How was your weekend? Good I hope :) If yours was like mine, it was furiously busy with a whirlwind of activity. And although I was frantically busy, a part of me (perhaps the insane part) thought that making my own cheese was a good idea. The cheese that I wanted to make was Mascarpone. For one, it's usually quite expensive to buy with a 250g tub retailing for about $7.50 - a kilo of ricotta by comparison is about $7 a kilo and reason two, it's delicious. Then one day I came across the wonderful Deeba's post on Passionate About Baking where she made mascarpone and it looked so easy and yet beautifully creamy that I bookmarked it straight away knowing that I would be making my very first cheese soon.
Mascarpone is similar to a cream cheese although more creamy and voluptuous and less "solid". A speciality of Lombardy in Italy it's a double or triple cream cheese which is denatured by using tartaric acid or a lemon or lime juice. It's then drained of its whey and the resultant cheese is sublimely rich and creamy. Simply mixing it with some rose syrup and some fruit and it's an amazing but simple dessert on it's own. It's also the cheese that happens to be used in Tiramisu so you know it can't be bad right?
Draining the whey off
The process was straightforward and the key was simply to heat it up to the right temperature. After that it was simple and the time taken was just in waiting and like making bread from scratch, I found making my own cheese very rewarding an experience too. You'd think I'd just split the atom such was my pride at my voluptuously creamy mascarpone (and sadly there was no-one around to High Five). "Try it!" I later said to everyone within a spoons' reach. My 900ml of cream made 700grams of mascarpone and even then I was proud of having created something that would cost me about $20 to buy for a fraction of the price and not only that, it beyond fresh.
Last week I received some amazing news too! I was tweeted the news by the SMH's Simon Thomsen that I had made it into the new The Sydney Morning Herald "Foodies Guide to Sydney 2010" book! I was one of two bloggers featured in there. For overseas readers, the SMH is the foodie newspaper and they put out an annual Good Food Guide with restaurant reviews and a Foodies Guide to Sydney. I was amazed and the very next day I got my hands on a copy. I opened it up to the index and squealed "I'm in the index!" to my mother who gave me an amused look. I flicked to the page and there it was. My own feature - and they got me. Yes they really understood me and what my blog was all about which was so rewarding.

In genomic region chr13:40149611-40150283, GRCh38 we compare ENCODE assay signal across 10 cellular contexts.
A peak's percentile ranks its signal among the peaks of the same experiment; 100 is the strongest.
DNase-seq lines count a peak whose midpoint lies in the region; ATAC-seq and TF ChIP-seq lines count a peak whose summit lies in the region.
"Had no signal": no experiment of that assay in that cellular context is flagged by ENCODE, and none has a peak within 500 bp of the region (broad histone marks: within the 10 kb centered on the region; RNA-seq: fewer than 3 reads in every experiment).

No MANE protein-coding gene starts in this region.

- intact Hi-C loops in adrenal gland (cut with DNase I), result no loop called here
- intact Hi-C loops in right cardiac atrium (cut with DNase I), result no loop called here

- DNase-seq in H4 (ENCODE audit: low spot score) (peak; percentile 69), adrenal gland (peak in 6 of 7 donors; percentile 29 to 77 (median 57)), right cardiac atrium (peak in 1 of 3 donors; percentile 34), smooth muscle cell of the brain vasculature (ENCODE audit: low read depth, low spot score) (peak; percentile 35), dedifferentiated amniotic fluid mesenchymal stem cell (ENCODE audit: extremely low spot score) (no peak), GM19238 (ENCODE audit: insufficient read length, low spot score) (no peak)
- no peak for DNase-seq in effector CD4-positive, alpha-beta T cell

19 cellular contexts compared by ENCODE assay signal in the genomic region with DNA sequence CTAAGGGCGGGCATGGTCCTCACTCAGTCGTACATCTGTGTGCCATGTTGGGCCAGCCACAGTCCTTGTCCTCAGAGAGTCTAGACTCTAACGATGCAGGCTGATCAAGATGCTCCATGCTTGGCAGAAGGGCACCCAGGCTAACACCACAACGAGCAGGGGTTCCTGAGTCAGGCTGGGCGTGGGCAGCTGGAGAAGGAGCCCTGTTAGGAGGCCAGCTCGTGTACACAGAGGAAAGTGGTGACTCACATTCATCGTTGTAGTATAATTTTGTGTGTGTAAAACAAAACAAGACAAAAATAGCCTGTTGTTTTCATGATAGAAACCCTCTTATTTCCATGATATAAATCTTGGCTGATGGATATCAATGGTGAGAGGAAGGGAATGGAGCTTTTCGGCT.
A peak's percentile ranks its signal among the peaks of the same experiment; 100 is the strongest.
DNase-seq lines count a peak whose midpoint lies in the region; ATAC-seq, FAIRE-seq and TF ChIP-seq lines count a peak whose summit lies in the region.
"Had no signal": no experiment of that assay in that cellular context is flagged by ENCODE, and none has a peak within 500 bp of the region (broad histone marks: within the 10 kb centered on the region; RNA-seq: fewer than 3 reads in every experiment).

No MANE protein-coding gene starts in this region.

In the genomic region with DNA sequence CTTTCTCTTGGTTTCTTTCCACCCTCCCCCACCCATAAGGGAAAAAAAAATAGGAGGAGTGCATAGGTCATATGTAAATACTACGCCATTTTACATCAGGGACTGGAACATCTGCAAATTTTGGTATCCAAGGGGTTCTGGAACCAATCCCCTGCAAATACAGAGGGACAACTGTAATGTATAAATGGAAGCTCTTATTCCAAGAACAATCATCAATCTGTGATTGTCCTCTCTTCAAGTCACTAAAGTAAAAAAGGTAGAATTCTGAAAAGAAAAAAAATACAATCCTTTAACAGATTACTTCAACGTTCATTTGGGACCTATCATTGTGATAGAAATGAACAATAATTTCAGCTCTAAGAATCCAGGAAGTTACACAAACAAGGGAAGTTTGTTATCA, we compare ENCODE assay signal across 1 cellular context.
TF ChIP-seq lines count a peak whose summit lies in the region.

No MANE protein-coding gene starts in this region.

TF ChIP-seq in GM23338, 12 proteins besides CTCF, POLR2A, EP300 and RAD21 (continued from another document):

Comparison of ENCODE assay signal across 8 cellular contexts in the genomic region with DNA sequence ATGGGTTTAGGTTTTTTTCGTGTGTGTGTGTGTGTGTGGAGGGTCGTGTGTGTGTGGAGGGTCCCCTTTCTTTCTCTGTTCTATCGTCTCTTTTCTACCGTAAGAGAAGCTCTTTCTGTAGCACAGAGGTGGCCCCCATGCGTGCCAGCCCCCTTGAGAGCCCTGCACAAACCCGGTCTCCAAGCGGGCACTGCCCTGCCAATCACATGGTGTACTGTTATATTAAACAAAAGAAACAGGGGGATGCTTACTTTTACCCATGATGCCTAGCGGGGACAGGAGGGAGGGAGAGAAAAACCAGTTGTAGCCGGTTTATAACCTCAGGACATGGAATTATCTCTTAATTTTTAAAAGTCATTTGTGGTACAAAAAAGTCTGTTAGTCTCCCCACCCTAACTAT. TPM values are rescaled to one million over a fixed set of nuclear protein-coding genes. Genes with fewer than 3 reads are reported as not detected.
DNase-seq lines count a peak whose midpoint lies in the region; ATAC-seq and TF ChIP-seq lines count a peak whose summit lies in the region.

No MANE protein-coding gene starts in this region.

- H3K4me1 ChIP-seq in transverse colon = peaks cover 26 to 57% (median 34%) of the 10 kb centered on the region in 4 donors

My very own feature! Click to enlarge
So how did I celebrate? By going to the World Chef Showcase (story to come this week), a dinner at Rockpool Bar & Grill and a lunch cooked by Martin Boetz and Peter Gordon at Longrain, all stories to come. Many years ago I would have bought a bag or some shoes but now it's all about food and I couldn't be happier (woe to my waistline though ;) ).
So tell me Dear Reader, how do you celebrate good news?
Made from Scratch: Mascarpone
- 900ml/1.9pints Pure Cream
- 2 tablespoons fresh lime or lemon juice ( juice of 1 ½ limes approx)
You will also need a sugar thermometer or a meat thermometer that can reach 180F or 82C.
Step 1 - Make a double boiler by heating some water in a medium saucepan and brining it to a simmer. Empty the cream into a heatproof bowl that sits snugly over the saucepan. Heat the cream until it reaches 180ºF/82ºC. The last 10 or 20 Celsius degrees takes the longest so watch carefully.
Step 2 - At 180ºF/82ºC stir in the lime/lemon juice and keep at this temperature for a few moments longer until it starts to thicken. It won't become overly thick but it will thicken somewhat.
Step 3 - Remove from heat, cover, and let sit at room temperature until it has mostly cooled down.
Step 4 - Refrigerate overnight. You will find that it has become quite thick the next day .
Step 5 - Line a fine sieve with 2 clean paper towels (use good quality paper towels as they will hold together better) or clean cheesecloth or a clean tea towel. Refrigerate for about 24 hours to let the whey drain.
The finished mascarpone
6. After 24 hours, the whey will have drained and you will have a gorgeously rich cheese. Carefully remove the paper towels from underneath the cheese and store in an airtight container. As this does not contain any preservatives you should use it sooner rather than later._
Adapted from Passionate About Baking which was adapted from Addicted Sweet Tooth